Genesis Chapter 18 Promise of Isaac and Promise of Sodom’s Destruction

Jul 1st, 2009 | By | Category: Genesis, Verse by Verse --Studies led by Br. Frank Shallieu (Click on Book name)

Genesis Chapter 18 Promise of Isaac and Promise of Sodom’s Destruction

Gen. 18:1 And the LORD appeared unto him in the plains of Mamre: and he sat in the tent door in the heat of the day;

Gen. 18:2 And he lift up his eyes and looked, and, lo, three men stood by him: and when he saw them, he ran to meet them from the tent door, and bowed himself toward the ground,

The arrival or appearance of the three “men” to Abraham was like an appearance from Jehovah. The detailed description makes us feel that we were there with Abraham.

Notice Abraham’s posture: he was sitting in the door of his tent “in the heat of the day,” that is, around noontime when it was hot. The tent was located in the plains of Mamre in Hebron (Gen. 23:17-19). The burial plot Abraham later bought for Sarah was in a cave in the field of Machpelah in Mamre.

Abraham ran to meet the three men. He had been sitting in the tent door when he noticed in the distance the three men coming toward him. Although Abraham was about 100 years old at this time and he had been sitting, he rose up like a youth and ran to meet them. Here is an older man doing something few young people would do! Most would just rest and wait and stand up only when the visitors were within speaking distance. Abraham exhibited enthusiasm and hospitality. And he “bowed himself toward the ground.” God Himself had communicated with Abraham several times, and yet here Abraham bowed before the three strangers. No doubt they looked very noble, but it was still commendable of Abraham. And hence we are told, “Be not forgetful to entertain strangers: for thereby some have entertained angels unawares” (Heb. 13:2). Such generosity of spirit was a practice of Abraham’s.

Gen. 18:3 And said, My Lord, if now I have found favour in thy sight, pass not away, I pray thee, from thy servant:

Abraham’s use of the address “My Lord” indicates that one of the three “men” had an even more noble appearance—and of course he would be the Logos.

Gen. 18:4 Let a little water, I pray you, be fetched, and wash your feet, and rest yourselves under the tree:

Verse 4 informs us that Abraham’s tent was near a tree. He told the three to sit in the shade, and he would get some water so that they could wash their feet and refresh themselves.

Gen. 18:5 And I will fetch a morsel of bread, and comfort ye your hearts; after that ye shall pass on: for therefore are ye come to your servant. And they said, So do, as thou hast said.

Abraham said he would “fetch a morsel of bread,” which turned out to be a feast. A Mideastern bedouin custom is to extend hospitality and safety to a guest. Since both Arabs and Jews descended from Abraham, the custom no doubt had its origin here.

Gen. 18:6 And Abraham hastened into the tent unto Sarah, and said, Make ready quickly three measures of fine meal, knead it, and make cakes upon the hearth.

Gen. 18:7 And Abraham ran unto the herd, and fetched a calf tender and good, and gave it unto a young man; and he hasted to dress it.

Gen. 18:8 And he took butter, and milk, and the calf which he had dressed, and set it before them; and he stood by them under the tree, and they did eat.

The words “hastened,” ”quickly,” “ran,” and “hasted” give the thought of speed, for Abraham wanted to fulfill his obligation before the three continued on to their destination. He told Sarah to quickly knead and make bread of three measures of fine meal—these were generous portions. Next Abraham ran to the herd to get a choice “tender and good” calf, which “a young man” dressed in haste. Abraham then took butter, milk, and the dressed calf and served the three “men” (spirit beings). Like a servant, he stood under the tree with them while they ate to make sure everything was all right. When the meal was over, it was time for some conversation.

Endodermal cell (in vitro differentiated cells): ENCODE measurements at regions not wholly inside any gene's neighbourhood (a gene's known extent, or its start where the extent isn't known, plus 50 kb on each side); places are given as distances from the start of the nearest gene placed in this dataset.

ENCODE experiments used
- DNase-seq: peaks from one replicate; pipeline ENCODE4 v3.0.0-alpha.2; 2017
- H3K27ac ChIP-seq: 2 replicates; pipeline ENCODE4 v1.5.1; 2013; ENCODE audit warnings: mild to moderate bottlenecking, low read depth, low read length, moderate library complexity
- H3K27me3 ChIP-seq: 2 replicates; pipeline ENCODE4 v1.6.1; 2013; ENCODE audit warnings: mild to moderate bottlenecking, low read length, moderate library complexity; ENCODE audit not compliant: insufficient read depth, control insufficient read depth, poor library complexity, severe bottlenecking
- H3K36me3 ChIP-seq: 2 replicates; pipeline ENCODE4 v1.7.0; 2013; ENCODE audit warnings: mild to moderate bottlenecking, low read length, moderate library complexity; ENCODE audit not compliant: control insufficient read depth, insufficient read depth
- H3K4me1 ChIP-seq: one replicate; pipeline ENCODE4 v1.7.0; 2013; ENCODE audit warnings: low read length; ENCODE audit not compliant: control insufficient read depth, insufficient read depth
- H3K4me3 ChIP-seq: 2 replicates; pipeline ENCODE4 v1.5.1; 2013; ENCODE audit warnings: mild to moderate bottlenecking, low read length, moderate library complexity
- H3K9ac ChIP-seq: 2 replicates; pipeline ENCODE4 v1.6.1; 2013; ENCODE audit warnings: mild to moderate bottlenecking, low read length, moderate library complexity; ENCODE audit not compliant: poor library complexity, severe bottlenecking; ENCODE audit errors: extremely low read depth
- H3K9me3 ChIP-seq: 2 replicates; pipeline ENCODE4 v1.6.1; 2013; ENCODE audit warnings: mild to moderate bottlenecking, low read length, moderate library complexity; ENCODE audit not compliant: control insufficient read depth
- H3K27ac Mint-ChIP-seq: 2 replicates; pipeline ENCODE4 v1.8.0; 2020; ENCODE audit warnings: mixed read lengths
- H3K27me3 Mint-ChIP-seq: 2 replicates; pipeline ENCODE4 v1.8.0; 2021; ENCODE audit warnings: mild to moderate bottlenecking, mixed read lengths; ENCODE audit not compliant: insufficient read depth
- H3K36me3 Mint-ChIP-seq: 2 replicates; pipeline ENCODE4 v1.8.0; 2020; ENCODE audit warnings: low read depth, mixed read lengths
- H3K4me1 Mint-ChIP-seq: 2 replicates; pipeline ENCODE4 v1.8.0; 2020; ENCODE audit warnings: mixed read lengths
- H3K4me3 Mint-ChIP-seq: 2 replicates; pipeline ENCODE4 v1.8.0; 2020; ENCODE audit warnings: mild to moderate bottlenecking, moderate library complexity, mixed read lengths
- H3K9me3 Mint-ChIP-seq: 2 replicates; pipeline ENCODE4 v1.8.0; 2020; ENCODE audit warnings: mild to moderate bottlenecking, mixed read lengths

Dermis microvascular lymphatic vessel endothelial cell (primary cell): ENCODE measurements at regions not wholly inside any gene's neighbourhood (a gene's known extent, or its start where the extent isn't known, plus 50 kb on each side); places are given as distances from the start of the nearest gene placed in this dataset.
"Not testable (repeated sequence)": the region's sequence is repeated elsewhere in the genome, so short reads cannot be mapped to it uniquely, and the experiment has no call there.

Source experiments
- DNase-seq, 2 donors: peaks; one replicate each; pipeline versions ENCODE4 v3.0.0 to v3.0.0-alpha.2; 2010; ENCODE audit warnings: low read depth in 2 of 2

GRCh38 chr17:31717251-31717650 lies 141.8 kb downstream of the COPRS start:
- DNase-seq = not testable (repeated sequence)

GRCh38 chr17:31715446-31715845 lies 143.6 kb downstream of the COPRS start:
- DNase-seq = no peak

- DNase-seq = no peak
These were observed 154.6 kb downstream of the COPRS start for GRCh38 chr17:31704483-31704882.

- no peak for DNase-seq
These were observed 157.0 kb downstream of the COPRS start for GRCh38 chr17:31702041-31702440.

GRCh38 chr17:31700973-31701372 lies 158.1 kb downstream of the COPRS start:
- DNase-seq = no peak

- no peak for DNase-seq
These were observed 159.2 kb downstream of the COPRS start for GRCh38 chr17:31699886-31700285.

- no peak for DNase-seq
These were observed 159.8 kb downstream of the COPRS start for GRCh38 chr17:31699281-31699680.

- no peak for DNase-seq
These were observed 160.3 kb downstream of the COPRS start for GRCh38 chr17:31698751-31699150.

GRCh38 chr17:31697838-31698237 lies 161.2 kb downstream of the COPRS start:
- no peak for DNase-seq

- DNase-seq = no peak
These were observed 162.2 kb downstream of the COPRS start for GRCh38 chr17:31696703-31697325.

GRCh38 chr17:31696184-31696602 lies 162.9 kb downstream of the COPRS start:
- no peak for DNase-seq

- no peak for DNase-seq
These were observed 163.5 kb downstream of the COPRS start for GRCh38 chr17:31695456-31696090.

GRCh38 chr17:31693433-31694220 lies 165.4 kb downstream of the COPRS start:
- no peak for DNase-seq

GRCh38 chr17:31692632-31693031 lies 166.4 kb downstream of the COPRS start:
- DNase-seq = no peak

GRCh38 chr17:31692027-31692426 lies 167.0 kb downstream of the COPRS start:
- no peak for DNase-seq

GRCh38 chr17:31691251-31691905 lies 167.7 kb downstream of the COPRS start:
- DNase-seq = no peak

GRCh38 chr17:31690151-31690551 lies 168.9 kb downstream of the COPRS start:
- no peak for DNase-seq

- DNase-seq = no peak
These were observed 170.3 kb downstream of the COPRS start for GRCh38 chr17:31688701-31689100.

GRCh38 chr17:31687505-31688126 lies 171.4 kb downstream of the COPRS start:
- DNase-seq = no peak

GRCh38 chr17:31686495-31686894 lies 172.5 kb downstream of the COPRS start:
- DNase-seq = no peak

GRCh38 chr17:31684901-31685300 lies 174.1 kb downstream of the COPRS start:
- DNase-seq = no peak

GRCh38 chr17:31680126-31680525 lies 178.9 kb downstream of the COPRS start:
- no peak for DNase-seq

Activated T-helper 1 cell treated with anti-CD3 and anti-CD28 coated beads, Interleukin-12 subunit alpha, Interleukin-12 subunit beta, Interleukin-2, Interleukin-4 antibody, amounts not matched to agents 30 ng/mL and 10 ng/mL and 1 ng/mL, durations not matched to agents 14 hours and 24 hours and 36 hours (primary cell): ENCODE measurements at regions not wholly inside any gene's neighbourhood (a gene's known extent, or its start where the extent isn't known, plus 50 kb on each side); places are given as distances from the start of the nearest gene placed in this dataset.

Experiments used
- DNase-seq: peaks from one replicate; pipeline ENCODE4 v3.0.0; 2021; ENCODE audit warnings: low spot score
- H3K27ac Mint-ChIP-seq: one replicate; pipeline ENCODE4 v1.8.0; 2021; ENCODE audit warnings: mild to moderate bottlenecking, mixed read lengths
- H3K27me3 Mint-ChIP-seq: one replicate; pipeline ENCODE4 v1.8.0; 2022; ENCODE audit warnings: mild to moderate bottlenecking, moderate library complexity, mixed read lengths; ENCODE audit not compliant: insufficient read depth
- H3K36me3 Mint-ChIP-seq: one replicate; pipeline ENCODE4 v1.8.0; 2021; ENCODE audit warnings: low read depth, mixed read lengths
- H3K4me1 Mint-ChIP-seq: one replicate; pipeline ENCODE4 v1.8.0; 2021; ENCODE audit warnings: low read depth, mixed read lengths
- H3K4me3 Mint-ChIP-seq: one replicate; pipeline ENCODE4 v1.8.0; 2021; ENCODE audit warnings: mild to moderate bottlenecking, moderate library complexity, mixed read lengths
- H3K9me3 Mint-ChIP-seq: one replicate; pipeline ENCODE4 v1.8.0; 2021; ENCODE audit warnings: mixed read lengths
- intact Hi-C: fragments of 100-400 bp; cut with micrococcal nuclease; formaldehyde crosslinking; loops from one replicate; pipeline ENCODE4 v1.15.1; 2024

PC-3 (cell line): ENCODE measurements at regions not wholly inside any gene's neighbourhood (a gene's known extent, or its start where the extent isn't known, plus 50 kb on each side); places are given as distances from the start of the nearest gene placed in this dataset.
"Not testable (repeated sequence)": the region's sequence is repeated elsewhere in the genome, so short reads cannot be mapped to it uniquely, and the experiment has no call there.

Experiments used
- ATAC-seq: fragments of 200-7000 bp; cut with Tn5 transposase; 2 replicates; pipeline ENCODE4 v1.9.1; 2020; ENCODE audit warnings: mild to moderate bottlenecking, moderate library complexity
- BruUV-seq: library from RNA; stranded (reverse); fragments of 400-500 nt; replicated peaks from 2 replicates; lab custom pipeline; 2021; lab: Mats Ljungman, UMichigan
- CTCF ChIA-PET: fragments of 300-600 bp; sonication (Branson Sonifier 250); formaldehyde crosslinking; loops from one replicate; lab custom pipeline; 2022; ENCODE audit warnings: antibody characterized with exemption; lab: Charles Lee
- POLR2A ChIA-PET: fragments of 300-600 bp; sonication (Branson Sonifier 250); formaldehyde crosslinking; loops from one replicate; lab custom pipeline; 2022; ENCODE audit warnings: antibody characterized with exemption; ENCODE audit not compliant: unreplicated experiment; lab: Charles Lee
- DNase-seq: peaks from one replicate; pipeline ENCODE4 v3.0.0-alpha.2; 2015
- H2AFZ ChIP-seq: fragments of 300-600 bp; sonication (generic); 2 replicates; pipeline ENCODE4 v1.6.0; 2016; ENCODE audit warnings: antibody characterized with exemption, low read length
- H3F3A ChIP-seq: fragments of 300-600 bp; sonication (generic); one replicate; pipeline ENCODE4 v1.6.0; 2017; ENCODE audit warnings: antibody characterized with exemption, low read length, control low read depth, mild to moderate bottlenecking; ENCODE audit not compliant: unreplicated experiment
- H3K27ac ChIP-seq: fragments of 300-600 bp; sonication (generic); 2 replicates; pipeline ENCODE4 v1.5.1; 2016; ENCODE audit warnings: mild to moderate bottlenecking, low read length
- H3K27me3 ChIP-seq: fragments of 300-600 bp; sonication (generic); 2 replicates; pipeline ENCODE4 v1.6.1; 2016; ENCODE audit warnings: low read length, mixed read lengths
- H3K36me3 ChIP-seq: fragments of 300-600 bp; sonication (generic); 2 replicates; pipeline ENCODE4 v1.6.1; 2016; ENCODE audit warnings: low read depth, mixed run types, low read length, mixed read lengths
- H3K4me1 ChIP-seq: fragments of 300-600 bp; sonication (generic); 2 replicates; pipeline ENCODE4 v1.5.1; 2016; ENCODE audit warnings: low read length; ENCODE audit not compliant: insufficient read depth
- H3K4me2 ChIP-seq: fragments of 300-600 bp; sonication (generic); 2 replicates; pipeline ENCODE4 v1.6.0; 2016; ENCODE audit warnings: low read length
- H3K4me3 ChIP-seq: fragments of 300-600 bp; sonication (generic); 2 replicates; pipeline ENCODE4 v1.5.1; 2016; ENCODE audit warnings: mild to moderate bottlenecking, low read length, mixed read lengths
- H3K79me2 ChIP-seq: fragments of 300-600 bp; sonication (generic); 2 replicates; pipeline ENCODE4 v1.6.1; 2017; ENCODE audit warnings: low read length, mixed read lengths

Gen. 18:9 And they said unto him, Where is Sarah thy wife? And he said, Behold, in the tent.

Sarah Laughed to herself

Sarah Laughed to herself

Gen. 18:10 And he said, I will certainly return unto thee according to the time of life; and, lo, Sarah thy wife shall have a son. And Sarah heard it in the tent door, which was behind him.

The three personages asked, “Where is Sarah thy wife?” The question shows they knew her name, recently given (Gen. 17:15). Now Abraham realized the three were more than just nobles, for they had superhuman intelligence—they were angels!

Sarah was in the tent. When she heard her name, her ears perked up. It is interesting that after “they” (plural) asked where Sarah was, the Logos (“he”) took over, announcing that Sarah would have a son.

The details of verse 10 reveal that the tree was in front of the tent door. Therefore, earlier, when Abraham had “sat in the tent door in the heat of the day,” the tree had shaded him (verse 1).

Gen. 18:11 Now Abraham and Sarah were old and well stricken in age; and it ceased to be with Sarah after the manner of women.

Abraham and Sarah were old, and Sarah’s child-bearing years had ceased.

Gen. 18:12 Therefore Sarah laughed within herself, saying, After I am waxed old shall I have pleasure, my lord being old also?

Sarah laughed within herself, saying, “After I am waxed old shall I have pleasure, my lord being old also?” In other words, she laughed silently, and her thoughts are revealed to us. Evidently, the Logos had his back to her while he talked to Abraham.

Here we learn that Sarah was hearing the message about Isaac’s birth for the first time, so Abraham had not told her of the experience that had taken place about a week earlier, when God announced the coming birth of Isaac in nine months (Gen. 17:15-21). The proof is that “Sarah laughed within herself” when she heard the news.

In regard to Genesis 18:1,2, we can surmise that while Abraham was sitting in the tent door around noon, he was probably thinking about God’s message, but he had not told Sarah because he did not want to discourage her. While he was meditating, the three “men” appeared in the distance.

Gen. 18:13 And the LORD said unto Abraham, Wherefore did Sarah laugh, saying, Shall I of a surety bear a child, which am old?